Heatherwick Studio are creating a mountain-inspired district in Moganshan, Shanghai, called 1000 Trees

Heatherwick Studio are creating a mountain-inspired district in Moganshan, Shanghai, called 1000 Trees
photo: Noah Sheldon

Two of the most anticipated leisure projects in the pipeline of British design firm Heatherwick Studio have been showcased through new videos on social media.

The first, filmed by videographer John Sturrock, shows construction advancing on the Coal Yards at King’s Cross in London. Two disused Victorian coal drop buildings at the railway station are being transformed into 100,000sq m (1m sq ft) of culture and leisure space.




The structures, which stand apart, are being repaired and connected by a new upper level stitching their two roofs together – a process which can be followed in the video via a timelapse.

When completed in Q2 2018, 65 interior units will be occupied by art galleries, restaurants, bars and retailers – with a focus on fashion and lifestyle. The surrounding coal yard will be transformed into a large public square.

Commenting on the project last year, Heatherwick Studio founder Thomas Heatherwick said: “These two historic structures were never originally designed for people to circulate through. By themselves they would have never made a successful retail destination if we did nothing more than clean them and fill them with shops, because the distance between them is too great to have any social chemistry.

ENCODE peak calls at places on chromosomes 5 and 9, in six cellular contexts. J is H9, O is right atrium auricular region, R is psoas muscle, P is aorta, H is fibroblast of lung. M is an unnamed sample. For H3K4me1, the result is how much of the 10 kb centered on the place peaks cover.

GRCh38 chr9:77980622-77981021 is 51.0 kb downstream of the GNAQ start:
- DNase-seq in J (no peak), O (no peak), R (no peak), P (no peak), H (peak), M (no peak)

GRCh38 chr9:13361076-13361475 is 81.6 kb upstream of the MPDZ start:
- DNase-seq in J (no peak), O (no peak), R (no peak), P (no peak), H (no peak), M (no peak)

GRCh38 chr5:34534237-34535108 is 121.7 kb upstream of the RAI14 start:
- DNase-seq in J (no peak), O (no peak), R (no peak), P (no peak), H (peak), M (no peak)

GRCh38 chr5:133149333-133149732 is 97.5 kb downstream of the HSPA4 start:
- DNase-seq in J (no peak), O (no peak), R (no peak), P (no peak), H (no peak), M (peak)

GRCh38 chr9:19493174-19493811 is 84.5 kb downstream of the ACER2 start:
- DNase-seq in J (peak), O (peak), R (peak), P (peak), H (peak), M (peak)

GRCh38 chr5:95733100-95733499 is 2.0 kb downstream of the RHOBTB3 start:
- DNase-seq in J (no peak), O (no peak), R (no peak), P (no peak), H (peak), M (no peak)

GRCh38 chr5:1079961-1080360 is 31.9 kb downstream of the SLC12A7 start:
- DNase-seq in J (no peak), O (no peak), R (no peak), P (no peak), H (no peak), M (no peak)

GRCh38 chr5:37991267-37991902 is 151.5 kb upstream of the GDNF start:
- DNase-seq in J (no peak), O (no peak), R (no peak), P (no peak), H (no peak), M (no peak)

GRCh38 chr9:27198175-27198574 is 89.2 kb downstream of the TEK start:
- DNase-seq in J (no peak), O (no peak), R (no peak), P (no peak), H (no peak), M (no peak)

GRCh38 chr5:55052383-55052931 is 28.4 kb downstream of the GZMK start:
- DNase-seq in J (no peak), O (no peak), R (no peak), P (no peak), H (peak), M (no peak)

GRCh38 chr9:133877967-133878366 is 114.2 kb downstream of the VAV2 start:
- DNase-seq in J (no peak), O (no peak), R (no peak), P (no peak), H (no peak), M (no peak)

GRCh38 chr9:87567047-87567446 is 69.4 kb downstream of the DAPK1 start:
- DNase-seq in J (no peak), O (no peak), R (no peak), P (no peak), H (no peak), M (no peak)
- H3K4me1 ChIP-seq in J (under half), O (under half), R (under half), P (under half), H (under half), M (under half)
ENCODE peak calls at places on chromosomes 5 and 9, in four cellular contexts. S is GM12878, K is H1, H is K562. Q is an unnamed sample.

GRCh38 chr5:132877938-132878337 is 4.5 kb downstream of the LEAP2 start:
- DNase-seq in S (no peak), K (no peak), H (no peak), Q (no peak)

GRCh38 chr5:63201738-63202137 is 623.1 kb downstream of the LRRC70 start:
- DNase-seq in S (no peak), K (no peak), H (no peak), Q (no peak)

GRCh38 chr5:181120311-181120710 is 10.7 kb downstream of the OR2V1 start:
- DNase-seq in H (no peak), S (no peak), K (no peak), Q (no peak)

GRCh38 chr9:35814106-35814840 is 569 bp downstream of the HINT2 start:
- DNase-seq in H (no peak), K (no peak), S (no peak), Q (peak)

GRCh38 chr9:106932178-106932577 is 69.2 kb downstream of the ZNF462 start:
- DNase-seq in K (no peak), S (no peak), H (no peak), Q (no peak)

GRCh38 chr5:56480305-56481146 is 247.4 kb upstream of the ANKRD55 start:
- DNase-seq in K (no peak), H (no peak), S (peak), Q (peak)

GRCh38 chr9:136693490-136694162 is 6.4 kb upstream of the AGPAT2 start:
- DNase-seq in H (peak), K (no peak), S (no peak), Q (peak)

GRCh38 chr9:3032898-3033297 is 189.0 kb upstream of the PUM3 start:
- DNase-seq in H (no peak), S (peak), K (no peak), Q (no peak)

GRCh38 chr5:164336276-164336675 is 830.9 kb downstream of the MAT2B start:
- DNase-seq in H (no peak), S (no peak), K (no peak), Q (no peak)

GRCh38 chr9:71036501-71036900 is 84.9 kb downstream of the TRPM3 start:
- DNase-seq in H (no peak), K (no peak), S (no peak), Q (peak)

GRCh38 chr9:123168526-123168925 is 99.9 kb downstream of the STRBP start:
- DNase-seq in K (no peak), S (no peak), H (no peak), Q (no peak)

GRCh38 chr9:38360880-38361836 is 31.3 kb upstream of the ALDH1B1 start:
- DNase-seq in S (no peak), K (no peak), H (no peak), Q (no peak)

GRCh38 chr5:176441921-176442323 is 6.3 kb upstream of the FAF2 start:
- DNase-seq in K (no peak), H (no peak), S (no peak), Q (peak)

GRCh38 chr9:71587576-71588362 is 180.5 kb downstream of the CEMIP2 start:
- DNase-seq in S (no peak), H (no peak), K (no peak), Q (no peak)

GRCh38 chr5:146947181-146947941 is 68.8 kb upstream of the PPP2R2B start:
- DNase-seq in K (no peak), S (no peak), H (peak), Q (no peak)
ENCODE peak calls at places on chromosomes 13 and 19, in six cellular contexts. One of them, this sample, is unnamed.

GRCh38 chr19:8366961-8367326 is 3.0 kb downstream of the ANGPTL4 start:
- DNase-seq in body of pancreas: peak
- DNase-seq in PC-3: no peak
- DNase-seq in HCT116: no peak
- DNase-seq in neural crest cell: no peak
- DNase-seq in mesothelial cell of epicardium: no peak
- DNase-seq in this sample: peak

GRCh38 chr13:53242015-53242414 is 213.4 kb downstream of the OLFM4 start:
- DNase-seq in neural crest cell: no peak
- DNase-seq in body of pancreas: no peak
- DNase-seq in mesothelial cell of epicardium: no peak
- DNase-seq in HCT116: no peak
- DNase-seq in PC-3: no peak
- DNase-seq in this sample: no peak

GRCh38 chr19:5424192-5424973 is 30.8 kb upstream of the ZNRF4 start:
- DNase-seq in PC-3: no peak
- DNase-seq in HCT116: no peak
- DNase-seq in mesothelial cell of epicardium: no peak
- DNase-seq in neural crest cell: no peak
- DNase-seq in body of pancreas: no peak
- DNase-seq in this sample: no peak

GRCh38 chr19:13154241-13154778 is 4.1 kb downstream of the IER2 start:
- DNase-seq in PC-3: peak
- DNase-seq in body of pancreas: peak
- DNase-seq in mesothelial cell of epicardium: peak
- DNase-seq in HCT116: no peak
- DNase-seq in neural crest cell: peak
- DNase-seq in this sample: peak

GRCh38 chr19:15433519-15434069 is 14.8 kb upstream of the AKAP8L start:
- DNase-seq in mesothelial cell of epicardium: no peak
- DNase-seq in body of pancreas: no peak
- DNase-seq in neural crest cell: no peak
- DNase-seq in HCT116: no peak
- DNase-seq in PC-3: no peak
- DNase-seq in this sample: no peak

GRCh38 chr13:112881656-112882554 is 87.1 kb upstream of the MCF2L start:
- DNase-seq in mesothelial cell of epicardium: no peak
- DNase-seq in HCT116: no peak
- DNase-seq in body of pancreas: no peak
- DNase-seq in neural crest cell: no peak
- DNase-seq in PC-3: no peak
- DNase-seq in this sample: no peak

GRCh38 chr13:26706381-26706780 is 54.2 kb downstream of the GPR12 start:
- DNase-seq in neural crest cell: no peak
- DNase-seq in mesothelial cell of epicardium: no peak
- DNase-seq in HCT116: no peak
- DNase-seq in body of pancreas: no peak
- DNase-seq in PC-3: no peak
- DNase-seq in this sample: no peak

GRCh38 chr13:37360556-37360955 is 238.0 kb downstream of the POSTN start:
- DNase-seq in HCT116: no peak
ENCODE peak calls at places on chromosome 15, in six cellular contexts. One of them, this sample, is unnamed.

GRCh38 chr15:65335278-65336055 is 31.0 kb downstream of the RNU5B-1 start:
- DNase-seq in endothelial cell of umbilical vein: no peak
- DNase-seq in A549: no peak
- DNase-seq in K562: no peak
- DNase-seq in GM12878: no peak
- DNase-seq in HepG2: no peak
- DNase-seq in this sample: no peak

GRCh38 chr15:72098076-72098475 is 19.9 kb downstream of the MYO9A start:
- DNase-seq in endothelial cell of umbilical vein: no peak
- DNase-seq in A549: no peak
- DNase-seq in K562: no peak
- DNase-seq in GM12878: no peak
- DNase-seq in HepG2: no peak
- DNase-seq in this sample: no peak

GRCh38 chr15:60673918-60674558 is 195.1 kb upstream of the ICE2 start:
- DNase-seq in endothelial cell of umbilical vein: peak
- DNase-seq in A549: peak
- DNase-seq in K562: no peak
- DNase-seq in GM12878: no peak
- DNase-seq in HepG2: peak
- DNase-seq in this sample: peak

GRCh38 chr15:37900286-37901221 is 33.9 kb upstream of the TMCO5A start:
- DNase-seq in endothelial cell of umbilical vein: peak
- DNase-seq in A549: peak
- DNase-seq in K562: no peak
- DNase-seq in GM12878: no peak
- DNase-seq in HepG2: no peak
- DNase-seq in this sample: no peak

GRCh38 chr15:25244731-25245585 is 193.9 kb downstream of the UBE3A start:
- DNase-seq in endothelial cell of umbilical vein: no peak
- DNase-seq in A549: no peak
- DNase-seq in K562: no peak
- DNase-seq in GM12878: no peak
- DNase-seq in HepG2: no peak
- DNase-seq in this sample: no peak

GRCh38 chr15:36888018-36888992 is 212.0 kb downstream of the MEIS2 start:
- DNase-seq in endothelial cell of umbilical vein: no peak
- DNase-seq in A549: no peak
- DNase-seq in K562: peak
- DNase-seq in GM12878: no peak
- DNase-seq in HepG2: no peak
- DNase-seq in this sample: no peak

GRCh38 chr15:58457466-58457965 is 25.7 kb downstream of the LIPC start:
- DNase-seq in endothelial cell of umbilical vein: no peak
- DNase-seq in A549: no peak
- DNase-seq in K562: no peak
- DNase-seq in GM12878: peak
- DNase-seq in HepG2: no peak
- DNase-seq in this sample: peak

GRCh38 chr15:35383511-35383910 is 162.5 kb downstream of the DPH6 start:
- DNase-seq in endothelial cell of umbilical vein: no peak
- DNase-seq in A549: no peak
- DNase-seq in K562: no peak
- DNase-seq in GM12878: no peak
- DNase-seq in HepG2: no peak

“For this reason, rather than adding an entirely foreign new structure to connect the old buildings, we chose simply to bend and stitch the two roofs together, forming another level of activity underneath, and framing and weather-protecting a dynamic new public space for the city.

A mountain-inspired district in Shanghai



The second video, featuring drone footage captured in July by architecture collective Do Not Settle, reveals how far progress has advanced on Heatherwick’s mountain-inspired Moganshan project in Shanghai.

The mixed-use development, located next to the city’s arts district, will incorporate a verdant 300,000sq m (3.2 sq ft) complex of buildings, with approximately 1,000 structural columns supporting plants and trees.

“The design has been conceived not as a building but as a piece of topography, taking the form of two tree-covered mountains,” Heatherwick Studio said in a statement when the design was first revealed in December 2015.

The work of Heatherwick has inspired several videos popular on social media; such as this one from April showing construction taking place on the honeycomb-like sculptural landmark he is building in Manhattan, New York for the Hudson Yards development.

In June, Berlin-based architecture photographer Laurian Ghinitoiu captured the first images of an elegant new Shanghai theatre designed by Heatherwick Studio and Foster + Partners, which has caught imaginations online with its kinetic moving facade.